Margot Robbie talks Focus

Margot RobbieWhile the star factories of Neighbours and Home and Away continue to churn out one Aussie actor of international acclaim after another, none arrived with quite so much of a splash as Margot Robbie.

After a B grade action schlocker called Vigilante and a small role in Richard Curtis’ Brit-weepie About Time, suddenly the 24 year old won a role that sent her rocketing to the top of all the hot lists as the trophy wife of Jordan Belfort (Leo DiCaprio) in Martin Scorsese’s The Wolf of Wall Street.

If going from just another pretty face in the crowd to having one of the biggest actors of our generation crawling on the floor whimpering for access to her womanhood in just a few short years isn’t a meteoric rise, we don’t know what is.

Now she holds her own against another Hollywood heavyweight in Will Smith, playing conwoman-in-training Jess in Focus. And having just been cast as Harley Quinn (sidekick of The Joker) in DC’s Suicide Squad, all that’s left to wonder is how much higher this Gold Coast native can go.

What did you like about the story of Focus?

I’m a sucker for a love story, The Notebook and things like that. I love those films but at the same time I love heist films and action films, and [writer/directors] Glenn Ficarra and John Requa really found a way to incorporate every genre and make it work perfectly.

When I had my first meeting with them I watched I Love You Phillip Morris. I’d already seen Crazy Stupid Love and loved that film as well, but something about I Love You Phillip Morris really took me by surprise. It seemed incredibly original. It was a love story but in an unconventional setting and I found that fascinating. They were doing something different and pulling it off perfectly. I wanted to have a chance to work with them.

How was shooting in Buenos Aries, it’s a real character in itself in the movie?

The energy in that city was infectious. I wanted to stay up all night, it was so much fun. It was kind of instrumental to the way we ended up playing the scenes. You couldn’t help but have that seep into everything we were doing.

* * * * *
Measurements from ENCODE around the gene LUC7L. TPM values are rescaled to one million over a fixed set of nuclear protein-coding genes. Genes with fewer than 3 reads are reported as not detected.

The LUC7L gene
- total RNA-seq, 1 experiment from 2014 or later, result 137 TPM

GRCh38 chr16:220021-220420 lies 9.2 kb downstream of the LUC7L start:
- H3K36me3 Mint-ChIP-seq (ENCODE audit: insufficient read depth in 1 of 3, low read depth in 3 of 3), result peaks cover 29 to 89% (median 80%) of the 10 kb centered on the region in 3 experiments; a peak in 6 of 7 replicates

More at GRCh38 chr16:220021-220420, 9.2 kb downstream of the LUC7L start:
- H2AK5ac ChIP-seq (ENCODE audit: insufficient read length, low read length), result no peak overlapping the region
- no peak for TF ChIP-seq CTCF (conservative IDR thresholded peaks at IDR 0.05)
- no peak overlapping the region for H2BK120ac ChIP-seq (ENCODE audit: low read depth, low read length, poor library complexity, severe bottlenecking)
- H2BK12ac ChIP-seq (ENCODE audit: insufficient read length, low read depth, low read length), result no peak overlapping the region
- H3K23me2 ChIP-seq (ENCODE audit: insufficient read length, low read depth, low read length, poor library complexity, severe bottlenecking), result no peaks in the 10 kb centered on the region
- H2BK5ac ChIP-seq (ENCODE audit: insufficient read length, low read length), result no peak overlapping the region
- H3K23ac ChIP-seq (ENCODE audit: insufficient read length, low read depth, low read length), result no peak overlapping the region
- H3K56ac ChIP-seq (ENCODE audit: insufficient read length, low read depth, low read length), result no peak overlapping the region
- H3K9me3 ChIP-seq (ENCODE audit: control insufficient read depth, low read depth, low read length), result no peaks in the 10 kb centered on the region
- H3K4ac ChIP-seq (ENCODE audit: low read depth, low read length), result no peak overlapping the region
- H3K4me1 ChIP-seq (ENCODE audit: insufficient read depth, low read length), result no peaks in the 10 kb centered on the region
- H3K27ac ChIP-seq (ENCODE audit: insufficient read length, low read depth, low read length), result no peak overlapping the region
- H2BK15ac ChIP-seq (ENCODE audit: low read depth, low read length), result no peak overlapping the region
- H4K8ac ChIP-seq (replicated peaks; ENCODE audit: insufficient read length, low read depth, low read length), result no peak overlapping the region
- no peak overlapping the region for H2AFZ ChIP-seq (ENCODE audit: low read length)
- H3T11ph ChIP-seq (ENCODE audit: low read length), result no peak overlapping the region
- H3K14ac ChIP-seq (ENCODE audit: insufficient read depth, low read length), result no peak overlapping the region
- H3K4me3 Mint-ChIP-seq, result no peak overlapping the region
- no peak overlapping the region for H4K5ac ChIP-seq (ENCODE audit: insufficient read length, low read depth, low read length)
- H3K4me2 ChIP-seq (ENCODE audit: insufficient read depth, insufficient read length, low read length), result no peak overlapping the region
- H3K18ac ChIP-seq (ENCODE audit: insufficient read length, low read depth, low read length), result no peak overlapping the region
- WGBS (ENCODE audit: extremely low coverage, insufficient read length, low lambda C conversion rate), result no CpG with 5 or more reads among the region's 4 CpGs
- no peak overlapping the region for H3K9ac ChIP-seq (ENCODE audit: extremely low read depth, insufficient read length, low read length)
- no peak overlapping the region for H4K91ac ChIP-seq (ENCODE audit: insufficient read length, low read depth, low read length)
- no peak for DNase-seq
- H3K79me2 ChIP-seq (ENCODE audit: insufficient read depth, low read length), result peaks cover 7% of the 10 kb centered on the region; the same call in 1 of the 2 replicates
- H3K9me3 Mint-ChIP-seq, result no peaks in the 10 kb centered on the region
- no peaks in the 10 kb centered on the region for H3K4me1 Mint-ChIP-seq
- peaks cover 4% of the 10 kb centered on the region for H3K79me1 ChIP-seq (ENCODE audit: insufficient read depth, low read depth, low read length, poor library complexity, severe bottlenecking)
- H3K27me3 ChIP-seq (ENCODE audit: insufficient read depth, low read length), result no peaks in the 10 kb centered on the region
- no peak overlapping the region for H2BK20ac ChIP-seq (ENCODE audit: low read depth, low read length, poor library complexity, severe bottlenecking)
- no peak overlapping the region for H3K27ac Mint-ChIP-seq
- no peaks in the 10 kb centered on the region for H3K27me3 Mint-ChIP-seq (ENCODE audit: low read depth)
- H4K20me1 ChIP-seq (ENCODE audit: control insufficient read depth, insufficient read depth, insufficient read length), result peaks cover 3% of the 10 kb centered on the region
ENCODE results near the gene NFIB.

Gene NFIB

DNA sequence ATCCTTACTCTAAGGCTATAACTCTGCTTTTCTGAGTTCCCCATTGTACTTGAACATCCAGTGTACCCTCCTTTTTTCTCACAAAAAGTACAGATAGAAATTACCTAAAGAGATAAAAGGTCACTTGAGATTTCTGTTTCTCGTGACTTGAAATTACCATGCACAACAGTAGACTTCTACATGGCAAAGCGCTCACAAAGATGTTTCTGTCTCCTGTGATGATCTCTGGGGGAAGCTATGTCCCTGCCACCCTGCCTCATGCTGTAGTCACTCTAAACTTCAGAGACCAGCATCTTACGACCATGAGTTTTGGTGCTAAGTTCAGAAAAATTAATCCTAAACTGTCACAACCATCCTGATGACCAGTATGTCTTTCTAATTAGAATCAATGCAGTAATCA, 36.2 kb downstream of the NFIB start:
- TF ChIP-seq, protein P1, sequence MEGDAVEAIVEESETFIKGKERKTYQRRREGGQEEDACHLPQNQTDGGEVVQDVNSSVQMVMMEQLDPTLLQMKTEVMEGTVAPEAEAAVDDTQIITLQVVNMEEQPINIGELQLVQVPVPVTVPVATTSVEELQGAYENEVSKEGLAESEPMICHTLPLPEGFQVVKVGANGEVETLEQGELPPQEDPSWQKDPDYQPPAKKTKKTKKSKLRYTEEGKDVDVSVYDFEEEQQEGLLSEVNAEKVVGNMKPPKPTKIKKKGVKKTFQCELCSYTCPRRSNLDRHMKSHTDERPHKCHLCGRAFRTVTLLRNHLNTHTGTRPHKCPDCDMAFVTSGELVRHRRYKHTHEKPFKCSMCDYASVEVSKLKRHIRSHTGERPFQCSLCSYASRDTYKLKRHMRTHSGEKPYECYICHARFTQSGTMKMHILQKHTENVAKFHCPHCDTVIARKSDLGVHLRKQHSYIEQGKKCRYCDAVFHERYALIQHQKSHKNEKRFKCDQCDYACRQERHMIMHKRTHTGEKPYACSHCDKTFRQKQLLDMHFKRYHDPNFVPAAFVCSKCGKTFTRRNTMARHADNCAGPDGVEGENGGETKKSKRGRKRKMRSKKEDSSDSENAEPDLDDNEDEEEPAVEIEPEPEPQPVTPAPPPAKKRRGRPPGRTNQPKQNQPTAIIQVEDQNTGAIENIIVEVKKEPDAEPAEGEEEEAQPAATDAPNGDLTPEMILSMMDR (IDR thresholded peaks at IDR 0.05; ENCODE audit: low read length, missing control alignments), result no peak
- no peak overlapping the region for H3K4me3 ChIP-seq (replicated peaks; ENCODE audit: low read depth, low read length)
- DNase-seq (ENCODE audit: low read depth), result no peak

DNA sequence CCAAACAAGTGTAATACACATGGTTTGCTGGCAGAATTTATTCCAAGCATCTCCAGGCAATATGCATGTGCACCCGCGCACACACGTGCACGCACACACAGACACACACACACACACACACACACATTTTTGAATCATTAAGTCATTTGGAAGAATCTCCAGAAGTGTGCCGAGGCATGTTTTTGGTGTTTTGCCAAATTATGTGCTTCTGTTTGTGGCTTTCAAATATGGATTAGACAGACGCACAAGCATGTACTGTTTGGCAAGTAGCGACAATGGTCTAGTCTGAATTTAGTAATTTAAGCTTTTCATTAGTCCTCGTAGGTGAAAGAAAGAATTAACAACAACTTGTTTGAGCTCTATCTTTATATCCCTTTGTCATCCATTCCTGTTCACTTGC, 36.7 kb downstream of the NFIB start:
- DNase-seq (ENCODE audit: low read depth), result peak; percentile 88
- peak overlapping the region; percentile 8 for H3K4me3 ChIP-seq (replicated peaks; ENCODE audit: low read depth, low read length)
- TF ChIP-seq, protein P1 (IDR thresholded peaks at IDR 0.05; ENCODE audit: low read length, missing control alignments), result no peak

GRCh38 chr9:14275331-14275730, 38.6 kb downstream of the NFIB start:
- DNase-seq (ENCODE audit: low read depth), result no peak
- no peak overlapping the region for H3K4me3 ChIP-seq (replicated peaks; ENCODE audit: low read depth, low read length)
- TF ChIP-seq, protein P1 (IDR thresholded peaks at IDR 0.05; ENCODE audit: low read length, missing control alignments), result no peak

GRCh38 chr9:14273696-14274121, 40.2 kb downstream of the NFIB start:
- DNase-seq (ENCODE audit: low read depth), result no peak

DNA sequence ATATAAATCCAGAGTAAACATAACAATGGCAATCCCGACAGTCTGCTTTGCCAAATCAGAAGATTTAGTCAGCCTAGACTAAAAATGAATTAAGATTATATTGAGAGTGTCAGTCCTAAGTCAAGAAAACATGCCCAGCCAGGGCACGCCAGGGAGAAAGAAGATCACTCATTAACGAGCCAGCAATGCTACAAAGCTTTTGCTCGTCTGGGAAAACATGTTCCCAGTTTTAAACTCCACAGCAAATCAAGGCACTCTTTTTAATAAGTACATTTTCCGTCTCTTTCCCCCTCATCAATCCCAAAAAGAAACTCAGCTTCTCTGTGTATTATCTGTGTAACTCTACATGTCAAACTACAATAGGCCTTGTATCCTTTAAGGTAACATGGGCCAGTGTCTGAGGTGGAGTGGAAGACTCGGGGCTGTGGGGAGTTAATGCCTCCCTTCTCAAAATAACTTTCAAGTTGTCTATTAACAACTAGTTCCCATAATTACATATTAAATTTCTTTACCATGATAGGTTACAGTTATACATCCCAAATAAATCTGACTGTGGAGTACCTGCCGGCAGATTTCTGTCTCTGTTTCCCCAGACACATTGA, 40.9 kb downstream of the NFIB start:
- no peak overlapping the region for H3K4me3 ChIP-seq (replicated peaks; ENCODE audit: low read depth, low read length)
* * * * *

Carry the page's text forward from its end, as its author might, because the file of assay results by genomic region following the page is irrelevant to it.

Ever been the victim of petty street crime?

I’ve been robbed a bunch of times, and now that I know how to pickpocket I understand why I’ve been pickpocketed so many times. I’m the perfect mark. I’m unobservant. I walk around, looking up at the sky with my bag open.

Was it fun learning how to do it for yourself?

It was so fun. One of the greatest things about being an actor is when you play a new character, you get to acquire a new skill, and this one happens to be a really cool one.

We hear you had an interesting audition.

I’d just flown in from Croatia. I’d been swimming right before knowing that I had to quickly rush to New York so my clothes were actually still damp. I had a pyjama top on and ripped shorts and my shoes were wet. I didn’t have my hair done or any make-up on or anything.

What was it like working with such a box office heavyweight like Will Smith?

He was everything and more than you could ever expect. There’s a handful of actors in this industry that have the reputation of being cool, down to earth people despite having a large profile. It’s really nice to be able to answer that question genuinely. He exceeded expectations that were set very high.

How was all the dressing up in such exquisite consumes and jewellery?

Oh, it’s so much fun. I can get really girly about this where you get to try on designer clothes, have professionals do your hair and makeup and make you look stunning.

It’s equally as fun on other films where you wear rags and have dirt painted under your nails and your teeth painted yellow. It’s part of the process and it’s integral to creating your character but for this film it was nice to get all dolled up.

What did your Aussie co-star Robert Taylor make of Will’s character Nicky’s joke about Australians?

That joke wasn’t even in the script. We threw it in because I really wanted to make an Australian joke. If anything my friends will get a kick out of it – when I’ve done TV I’ve sometimes thrown in personal jokes at my friends so they can have a laugh at home. Might not make sense to the masses but…

When I got to America the biggest joke I found was that apparently everyone in the world was laughing at Australia because, you know, you’re all convicts. You go to rainy old England and they sent us all to paradise.